Mexico, California and Arizona/Chapter 16

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THE impressions of the first journey upward from the coast are too vague to satisfy, yet it is better to push on to the capital and not take off the edge of the novelty by dallying on the way. The intervening places are returned to afterward.

How different the feeling now The things that had seemed so formidable are harmless enough. You take now with gusto the pulque, handed up at Apam. You understand the motley figures, the interiors, the flavors of the strange fruits and cakes, the proper expressions to use, and prices to pay. The helpless feeling of standing in need of continual directions is got rid of, and travel has become a matter of confidence and pleasure. Our Mexicans of the lower class are not over quick in the matter of directions, to tell the truth. I recollect, as an example, asking a small shop-keeper, one day, the way to a neighboring street.

"There it is," he said; "but" (insisting, in a flustered way, on being puzzled by my accent, though he had comprehended what I meant) "no hablamos Americano aqui"—"We don't speak American here."

I found a lodging at a tienda at San Juan Teotihuacan, the ancient city of the dead. The owner had before entertained Americans. He had a dog to which he had given, in pleasant recollection of one of them, as he said, the remarkable name of "Lovis," which afterward proved to be "Lewis." Adjoining was a barracks of Rurales, whose bugles sounded a cheerful réveille in the morning. The central plaza is perhaps three miles from the station. On the way you cross a handsome stone bridge built by Maximilian. The river San Juan had vanished from under it and left a mere gulch, as is the way with most of the streams in the dry season.

The inhabitants have their houses, gardens, and all, often above the cement floors left by the extinct race, and the edges of these floors crop out beside the road, worn down through them. Nobody has framed a satisfactory theory of the place, but it is supposed to have been a great pantheon, or burial-place, for the dead of importance. Maximilian encouraged excavations, and a great Egyptian-looking head, unearthed in his time, is seen. Charnay dug there later, and so did my friend of the newspaper expedition. Probably a commission ought to be issued by the Government for tunnelling, without impairing their form, the two pyramids, to ascertain if there be not something of importance within. It is at present both conservative and apathetic in such matters. The larger pyramid, that of the Sun, has an excellent zigzag plane approaching its summit. A long road, called the "Street of the Dead," strewn on both sides with heaps of weather-worn stones, indicating constructions, extends from it to that of the Moon. Both are now grown with scrubby nopals and pepper-trees.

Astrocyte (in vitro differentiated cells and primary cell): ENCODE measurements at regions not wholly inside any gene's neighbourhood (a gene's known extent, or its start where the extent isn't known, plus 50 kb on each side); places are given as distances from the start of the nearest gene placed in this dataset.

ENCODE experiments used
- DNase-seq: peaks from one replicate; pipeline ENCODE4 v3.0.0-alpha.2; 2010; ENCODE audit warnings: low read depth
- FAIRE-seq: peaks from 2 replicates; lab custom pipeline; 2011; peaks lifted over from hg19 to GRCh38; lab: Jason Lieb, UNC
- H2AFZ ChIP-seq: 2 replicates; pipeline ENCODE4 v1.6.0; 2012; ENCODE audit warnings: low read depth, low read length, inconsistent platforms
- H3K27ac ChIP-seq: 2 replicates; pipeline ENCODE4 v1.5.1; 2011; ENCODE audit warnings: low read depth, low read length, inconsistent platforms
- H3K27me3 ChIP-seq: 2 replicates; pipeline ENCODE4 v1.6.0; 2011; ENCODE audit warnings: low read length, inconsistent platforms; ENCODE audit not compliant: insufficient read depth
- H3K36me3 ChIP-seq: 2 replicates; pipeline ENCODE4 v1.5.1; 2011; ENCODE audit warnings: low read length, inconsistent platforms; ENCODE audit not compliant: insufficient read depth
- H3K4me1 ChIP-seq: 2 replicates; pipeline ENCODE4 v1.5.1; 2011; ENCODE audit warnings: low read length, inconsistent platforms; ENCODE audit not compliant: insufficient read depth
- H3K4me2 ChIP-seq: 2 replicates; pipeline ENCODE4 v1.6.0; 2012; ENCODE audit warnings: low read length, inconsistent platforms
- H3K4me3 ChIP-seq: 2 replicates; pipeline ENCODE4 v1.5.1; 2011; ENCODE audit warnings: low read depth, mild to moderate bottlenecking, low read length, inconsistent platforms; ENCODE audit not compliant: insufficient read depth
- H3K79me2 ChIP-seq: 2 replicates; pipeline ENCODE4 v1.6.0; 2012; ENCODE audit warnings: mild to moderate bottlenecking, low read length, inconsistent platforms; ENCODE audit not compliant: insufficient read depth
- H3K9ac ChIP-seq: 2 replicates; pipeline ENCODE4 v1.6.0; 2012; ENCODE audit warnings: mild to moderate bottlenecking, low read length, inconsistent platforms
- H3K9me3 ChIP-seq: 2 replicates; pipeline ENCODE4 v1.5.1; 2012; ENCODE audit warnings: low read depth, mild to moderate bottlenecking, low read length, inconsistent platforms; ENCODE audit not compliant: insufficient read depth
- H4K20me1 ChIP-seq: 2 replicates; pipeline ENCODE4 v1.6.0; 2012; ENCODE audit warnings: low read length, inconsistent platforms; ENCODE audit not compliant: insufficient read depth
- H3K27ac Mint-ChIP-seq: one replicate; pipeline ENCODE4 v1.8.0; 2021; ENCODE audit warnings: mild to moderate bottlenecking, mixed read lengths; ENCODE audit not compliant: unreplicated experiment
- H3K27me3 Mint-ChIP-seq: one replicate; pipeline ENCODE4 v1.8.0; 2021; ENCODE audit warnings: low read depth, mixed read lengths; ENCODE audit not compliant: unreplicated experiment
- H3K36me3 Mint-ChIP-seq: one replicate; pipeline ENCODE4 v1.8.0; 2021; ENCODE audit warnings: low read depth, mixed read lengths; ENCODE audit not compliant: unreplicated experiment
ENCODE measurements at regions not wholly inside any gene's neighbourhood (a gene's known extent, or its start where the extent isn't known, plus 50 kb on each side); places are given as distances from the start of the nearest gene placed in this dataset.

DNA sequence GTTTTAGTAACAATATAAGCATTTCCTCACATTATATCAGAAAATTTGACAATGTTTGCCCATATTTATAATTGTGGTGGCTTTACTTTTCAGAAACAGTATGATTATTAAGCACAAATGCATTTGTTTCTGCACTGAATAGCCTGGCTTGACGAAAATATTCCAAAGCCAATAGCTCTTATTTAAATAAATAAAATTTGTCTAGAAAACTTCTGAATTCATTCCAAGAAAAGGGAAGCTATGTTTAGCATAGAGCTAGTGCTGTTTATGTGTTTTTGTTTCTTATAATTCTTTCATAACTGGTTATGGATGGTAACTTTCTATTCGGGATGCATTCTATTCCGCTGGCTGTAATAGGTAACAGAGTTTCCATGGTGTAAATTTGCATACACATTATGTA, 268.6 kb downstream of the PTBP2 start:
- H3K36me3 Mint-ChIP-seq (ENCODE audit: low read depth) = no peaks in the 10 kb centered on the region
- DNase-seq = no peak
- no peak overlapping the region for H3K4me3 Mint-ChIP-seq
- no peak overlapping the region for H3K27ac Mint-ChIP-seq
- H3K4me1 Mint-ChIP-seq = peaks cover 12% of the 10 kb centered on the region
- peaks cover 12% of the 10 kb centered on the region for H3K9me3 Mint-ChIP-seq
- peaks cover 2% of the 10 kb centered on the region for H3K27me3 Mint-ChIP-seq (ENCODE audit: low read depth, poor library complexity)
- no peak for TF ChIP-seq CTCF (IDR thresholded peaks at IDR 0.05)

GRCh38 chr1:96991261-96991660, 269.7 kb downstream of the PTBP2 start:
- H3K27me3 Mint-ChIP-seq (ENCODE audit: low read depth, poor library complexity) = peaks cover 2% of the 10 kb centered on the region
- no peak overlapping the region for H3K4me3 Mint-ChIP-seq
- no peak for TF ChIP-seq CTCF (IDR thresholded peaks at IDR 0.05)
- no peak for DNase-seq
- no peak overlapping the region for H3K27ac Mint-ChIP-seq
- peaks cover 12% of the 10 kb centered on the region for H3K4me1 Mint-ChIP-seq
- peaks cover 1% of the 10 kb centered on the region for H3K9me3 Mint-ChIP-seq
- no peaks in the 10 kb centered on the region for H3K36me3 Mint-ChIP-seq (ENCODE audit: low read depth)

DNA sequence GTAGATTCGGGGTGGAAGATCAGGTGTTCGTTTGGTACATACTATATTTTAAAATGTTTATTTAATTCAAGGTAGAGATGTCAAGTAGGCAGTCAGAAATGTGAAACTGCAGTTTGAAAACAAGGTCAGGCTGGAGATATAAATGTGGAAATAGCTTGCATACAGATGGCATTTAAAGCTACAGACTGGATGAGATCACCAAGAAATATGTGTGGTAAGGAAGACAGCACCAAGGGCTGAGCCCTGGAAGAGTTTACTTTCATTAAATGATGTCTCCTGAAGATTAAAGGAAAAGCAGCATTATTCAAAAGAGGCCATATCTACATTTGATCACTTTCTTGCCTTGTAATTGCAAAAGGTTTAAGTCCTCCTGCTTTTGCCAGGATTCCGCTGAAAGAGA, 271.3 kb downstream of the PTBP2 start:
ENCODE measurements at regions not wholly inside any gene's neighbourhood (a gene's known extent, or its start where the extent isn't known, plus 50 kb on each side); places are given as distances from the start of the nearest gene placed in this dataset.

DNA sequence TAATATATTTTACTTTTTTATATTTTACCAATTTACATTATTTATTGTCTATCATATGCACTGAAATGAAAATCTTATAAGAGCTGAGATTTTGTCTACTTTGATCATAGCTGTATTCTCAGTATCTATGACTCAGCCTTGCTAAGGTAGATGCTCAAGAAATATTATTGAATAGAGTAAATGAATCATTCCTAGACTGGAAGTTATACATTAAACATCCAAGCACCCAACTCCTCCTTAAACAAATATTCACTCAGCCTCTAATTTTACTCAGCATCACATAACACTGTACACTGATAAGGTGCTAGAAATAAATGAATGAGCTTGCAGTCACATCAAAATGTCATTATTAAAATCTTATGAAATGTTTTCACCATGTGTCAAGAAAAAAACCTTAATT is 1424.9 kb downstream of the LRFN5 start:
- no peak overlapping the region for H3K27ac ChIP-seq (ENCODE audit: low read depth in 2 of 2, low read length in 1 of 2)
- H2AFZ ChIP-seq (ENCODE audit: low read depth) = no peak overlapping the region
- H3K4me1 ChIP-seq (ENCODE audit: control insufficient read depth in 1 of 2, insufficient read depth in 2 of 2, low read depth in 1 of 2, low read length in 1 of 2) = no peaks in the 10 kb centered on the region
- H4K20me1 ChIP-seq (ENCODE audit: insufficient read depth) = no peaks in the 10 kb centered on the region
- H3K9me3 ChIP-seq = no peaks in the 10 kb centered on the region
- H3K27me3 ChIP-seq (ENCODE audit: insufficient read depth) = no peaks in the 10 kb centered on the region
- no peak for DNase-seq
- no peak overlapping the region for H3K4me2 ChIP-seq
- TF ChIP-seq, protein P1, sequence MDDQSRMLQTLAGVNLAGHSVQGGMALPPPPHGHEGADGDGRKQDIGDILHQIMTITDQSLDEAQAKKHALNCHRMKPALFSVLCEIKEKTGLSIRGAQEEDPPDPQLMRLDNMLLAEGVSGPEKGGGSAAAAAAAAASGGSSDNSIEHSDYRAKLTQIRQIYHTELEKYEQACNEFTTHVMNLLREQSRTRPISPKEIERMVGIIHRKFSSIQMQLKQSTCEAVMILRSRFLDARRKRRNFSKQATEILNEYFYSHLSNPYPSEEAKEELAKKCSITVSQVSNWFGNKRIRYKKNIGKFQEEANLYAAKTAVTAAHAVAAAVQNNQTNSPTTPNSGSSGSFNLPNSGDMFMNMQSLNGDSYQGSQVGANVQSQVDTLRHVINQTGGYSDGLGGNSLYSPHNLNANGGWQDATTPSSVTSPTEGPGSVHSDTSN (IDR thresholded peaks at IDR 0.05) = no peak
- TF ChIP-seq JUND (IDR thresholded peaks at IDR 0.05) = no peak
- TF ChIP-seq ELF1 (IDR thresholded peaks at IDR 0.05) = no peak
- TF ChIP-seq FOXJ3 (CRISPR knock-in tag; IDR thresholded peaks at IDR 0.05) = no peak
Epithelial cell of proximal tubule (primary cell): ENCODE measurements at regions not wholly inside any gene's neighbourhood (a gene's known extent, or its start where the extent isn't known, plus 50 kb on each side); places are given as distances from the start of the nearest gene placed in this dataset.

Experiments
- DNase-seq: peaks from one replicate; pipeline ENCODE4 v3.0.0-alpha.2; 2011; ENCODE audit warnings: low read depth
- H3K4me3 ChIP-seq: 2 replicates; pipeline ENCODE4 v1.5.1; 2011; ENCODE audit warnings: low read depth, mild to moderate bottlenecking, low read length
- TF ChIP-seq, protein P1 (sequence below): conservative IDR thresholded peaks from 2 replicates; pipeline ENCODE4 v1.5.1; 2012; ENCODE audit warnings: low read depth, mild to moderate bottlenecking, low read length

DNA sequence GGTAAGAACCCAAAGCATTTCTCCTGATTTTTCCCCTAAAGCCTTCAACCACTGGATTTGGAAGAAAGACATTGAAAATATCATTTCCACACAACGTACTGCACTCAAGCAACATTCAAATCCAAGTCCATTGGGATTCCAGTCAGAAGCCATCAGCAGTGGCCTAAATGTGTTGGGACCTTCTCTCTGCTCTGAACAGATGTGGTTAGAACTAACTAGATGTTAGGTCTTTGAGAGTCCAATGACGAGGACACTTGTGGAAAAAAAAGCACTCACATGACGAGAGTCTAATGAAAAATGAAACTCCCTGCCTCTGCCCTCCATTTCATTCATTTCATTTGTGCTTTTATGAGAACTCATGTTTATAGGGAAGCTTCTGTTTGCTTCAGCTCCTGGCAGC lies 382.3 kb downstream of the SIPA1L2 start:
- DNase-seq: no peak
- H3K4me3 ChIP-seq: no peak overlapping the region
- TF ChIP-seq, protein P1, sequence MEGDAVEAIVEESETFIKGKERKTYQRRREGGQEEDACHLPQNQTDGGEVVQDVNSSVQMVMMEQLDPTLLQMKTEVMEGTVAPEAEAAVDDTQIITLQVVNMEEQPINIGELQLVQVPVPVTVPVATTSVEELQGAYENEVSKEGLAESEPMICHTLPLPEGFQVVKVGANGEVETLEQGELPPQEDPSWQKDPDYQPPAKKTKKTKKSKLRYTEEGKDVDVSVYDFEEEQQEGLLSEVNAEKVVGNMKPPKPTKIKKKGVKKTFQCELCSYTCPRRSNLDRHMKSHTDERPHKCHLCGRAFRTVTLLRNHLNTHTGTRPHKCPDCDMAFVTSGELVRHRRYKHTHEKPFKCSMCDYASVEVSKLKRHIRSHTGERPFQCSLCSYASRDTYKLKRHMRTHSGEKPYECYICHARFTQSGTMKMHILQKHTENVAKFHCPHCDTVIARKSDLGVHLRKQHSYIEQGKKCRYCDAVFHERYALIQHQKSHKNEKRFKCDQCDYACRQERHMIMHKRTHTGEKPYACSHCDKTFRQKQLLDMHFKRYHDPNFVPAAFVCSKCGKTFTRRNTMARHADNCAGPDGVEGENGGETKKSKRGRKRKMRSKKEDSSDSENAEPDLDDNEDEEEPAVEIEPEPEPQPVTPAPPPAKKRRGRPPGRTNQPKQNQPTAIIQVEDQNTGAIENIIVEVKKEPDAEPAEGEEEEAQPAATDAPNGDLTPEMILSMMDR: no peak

A couple of children ran out from a cottage at the foot of the Pyramid of the Sun, to sell "caritas" the little antiquities, the day I approached to climb it. From the top you see other villages, as San Francisco, Santa Maria Cuatlan, San Martin. The inhabitants of San Francisco
have erected a cross here, where an idol, with a burnished shield, once stood to catch the first rays of the rising sun, and come in procession each year, on the 3d of May, to conduct a religious ceremonial and drape it with flowers. The white summit of Popocatepetl barely shows itself above the intervening range of the Rio Frio. The officiators at the pagan altar may have hailed it sparkling afar, like another sacrificial fire. The country round about is garden-like, abounding in maize and maguey, sheep and cattle. I observed some large straw-ricks, fashioned by leisurely employés, in the prevailing taste for adornment, into the form of houses, with a figure of a saint chopped out in bass-relief. It was a calm, lovely Sunday. A fresh breeze played, though the sun was warm; cumulus clouds piled themselves up magnificently; and the tinkle of the church-bells came up from the surrounding villages.